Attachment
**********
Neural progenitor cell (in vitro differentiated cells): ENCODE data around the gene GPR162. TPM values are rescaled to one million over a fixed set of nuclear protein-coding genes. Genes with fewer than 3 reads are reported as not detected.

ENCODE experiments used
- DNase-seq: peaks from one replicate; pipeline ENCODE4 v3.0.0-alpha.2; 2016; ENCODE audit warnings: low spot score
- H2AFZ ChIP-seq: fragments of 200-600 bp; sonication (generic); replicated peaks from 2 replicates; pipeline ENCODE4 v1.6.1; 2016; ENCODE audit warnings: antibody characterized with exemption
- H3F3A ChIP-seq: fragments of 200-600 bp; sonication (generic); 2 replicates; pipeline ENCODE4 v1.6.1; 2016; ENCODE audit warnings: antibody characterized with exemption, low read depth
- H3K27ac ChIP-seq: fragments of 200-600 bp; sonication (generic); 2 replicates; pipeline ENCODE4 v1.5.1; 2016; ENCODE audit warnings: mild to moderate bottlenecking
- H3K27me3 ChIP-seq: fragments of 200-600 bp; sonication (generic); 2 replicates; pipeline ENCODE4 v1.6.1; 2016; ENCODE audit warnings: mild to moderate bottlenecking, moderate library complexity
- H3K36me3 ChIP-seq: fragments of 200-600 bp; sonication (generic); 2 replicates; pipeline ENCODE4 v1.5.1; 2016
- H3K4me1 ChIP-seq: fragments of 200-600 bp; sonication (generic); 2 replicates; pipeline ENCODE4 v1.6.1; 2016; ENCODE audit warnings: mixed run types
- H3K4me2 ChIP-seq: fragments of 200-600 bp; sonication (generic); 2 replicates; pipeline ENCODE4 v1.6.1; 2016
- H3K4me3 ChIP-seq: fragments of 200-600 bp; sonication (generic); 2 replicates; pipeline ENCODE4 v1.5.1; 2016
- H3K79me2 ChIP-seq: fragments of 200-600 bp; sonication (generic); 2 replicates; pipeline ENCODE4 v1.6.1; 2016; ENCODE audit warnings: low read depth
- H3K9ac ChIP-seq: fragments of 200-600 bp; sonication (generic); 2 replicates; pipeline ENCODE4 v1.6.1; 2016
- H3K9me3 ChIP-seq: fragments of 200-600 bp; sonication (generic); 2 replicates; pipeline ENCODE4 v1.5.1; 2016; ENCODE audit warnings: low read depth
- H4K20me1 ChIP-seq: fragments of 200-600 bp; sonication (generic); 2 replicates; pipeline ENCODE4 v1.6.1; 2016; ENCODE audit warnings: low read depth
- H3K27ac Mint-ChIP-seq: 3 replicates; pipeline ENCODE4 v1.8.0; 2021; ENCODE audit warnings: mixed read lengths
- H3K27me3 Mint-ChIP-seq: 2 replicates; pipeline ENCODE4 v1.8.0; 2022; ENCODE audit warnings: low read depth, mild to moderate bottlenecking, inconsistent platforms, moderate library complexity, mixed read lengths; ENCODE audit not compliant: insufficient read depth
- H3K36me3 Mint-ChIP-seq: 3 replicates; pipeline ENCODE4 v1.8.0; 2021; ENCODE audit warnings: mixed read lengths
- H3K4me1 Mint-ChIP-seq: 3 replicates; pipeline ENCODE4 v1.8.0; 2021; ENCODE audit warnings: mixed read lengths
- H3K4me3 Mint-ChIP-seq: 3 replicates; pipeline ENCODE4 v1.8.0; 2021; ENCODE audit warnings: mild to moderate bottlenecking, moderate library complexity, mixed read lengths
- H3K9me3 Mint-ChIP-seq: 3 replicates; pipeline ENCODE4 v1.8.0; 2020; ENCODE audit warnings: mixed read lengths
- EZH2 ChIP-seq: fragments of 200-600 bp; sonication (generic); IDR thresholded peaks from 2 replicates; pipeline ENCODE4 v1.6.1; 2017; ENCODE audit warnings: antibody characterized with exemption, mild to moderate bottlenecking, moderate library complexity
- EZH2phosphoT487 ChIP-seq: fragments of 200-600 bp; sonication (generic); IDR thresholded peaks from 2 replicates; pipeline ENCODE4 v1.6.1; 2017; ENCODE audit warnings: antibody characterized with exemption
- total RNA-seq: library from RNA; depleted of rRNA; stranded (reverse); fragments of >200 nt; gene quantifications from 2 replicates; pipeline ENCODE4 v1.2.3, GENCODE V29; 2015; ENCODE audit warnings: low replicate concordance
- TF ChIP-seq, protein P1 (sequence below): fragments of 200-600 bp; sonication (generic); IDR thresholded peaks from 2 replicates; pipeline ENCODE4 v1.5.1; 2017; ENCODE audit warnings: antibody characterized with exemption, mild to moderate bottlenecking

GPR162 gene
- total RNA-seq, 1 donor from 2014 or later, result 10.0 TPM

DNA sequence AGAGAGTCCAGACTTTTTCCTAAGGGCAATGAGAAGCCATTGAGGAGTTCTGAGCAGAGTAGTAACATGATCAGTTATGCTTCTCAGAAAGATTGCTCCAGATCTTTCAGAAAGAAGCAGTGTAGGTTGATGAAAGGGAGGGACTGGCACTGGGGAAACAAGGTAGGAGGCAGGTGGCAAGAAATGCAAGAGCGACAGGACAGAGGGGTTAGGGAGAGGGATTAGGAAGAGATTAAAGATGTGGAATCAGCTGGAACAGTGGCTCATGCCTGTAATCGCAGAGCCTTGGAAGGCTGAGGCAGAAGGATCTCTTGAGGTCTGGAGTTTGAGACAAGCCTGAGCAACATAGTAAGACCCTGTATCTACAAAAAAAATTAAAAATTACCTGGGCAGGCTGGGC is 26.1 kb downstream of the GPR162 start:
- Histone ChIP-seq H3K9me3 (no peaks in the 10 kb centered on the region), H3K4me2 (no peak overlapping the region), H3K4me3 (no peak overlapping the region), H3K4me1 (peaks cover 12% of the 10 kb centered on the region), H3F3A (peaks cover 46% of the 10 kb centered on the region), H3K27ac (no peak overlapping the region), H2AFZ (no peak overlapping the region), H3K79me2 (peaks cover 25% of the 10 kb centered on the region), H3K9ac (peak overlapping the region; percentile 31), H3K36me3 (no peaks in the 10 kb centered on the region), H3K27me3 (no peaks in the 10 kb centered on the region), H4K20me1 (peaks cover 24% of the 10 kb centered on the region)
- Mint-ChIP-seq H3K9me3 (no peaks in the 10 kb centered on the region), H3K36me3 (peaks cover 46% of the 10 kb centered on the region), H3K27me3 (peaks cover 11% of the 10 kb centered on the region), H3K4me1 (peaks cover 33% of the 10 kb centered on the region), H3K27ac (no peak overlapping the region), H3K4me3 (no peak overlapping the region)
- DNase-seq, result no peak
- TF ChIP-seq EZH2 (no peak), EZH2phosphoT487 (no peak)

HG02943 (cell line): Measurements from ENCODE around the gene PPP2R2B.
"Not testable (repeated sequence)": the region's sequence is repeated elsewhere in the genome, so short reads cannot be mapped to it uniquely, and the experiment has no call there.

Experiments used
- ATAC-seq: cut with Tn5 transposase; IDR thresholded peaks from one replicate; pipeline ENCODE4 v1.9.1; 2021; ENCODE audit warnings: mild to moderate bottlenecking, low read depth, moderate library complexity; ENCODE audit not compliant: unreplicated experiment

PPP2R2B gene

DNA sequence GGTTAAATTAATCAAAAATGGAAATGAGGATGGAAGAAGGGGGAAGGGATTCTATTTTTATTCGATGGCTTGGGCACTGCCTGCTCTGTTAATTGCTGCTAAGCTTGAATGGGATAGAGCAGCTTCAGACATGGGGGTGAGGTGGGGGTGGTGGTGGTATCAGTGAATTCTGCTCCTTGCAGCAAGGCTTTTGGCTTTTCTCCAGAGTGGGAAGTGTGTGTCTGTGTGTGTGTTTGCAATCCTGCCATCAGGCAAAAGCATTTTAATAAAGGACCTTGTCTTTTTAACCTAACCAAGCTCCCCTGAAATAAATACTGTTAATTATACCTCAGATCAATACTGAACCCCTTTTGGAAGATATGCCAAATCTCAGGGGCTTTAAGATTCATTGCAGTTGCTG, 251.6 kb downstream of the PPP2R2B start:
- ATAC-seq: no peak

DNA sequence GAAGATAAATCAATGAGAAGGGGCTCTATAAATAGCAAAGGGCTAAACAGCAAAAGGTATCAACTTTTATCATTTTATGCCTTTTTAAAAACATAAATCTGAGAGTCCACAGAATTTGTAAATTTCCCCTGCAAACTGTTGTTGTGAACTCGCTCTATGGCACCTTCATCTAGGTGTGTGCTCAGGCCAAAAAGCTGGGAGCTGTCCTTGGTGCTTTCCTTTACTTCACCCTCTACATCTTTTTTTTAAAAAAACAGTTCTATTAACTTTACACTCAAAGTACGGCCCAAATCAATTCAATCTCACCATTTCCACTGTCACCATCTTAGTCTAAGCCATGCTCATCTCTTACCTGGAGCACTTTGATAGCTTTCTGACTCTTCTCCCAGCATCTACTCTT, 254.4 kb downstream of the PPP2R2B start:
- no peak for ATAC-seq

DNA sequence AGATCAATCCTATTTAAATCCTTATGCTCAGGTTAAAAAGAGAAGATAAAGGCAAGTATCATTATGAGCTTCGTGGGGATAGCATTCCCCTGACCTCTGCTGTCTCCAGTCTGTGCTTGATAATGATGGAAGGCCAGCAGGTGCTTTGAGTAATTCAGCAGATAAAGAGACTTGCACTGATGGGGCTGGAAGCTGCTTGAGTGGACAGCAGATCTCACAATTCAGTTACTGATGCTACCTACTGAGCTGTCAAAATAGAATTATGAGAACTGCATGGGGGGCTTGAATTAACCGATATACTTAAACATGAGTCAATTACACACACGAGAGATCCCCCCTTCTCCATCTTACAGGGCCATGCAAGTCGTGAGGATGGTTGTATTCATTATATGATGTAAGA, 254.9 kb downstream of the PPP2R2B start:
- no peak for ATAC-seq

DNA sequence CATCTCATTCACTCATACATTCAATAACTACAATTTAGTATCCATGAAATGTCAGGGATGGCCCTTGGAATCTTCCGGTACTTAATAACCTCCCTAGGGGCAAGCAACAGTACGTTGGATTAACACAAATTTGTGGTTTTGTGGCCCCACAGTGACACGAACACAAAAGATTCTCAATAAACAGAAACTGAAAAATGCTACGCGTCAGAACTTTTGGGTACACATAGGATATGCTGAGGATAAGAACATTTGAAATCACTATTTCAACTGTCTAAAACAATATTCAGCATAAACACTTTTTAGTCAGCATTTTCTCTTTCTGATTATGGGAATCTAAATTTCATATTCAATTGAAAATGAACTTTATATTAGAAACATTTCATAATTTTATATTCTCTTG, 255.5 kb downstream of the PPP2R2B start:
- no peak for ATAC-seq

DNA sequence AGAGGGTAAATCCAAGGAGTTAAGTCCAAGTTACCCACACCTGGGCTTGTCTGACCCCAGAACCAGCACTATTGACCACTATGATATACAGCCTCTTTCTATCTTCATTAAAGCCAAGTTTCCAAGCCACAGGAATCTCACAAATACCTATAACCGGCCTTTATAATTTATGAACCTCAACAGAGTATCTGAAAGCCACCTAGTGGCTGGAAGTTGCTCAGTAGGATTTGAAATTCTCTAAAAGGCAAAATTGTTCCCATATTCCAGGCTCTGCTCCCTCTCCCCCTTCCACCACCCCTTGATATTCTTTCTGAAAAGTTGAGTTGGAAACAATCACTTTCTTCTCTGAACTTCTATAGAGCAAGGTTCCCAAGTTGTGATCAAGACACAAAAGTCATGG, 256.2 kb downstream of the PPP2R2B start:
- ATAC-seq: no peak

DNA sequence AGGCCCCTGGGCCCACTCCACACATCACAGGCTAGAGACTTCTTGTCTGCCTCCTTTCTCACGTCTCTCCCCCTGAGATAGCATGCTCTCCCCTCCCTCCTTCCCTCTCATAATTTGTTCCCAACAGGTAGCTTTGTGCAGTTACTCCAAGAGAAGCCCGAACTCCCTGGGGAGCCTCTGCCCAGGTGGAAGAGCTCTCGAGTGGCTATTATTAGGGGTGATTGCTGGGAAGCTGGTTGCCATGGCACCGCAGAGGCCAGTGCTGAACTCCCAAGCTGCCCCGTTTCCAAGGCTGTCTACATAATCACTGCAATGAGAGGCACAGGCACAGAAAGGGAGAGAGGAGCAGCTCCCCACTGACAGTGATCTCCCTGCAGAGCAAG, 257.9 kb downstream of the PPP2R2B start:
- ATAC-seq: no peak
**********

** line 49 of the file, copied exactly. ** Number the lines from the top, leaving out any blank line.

- ATAC-seq: no peak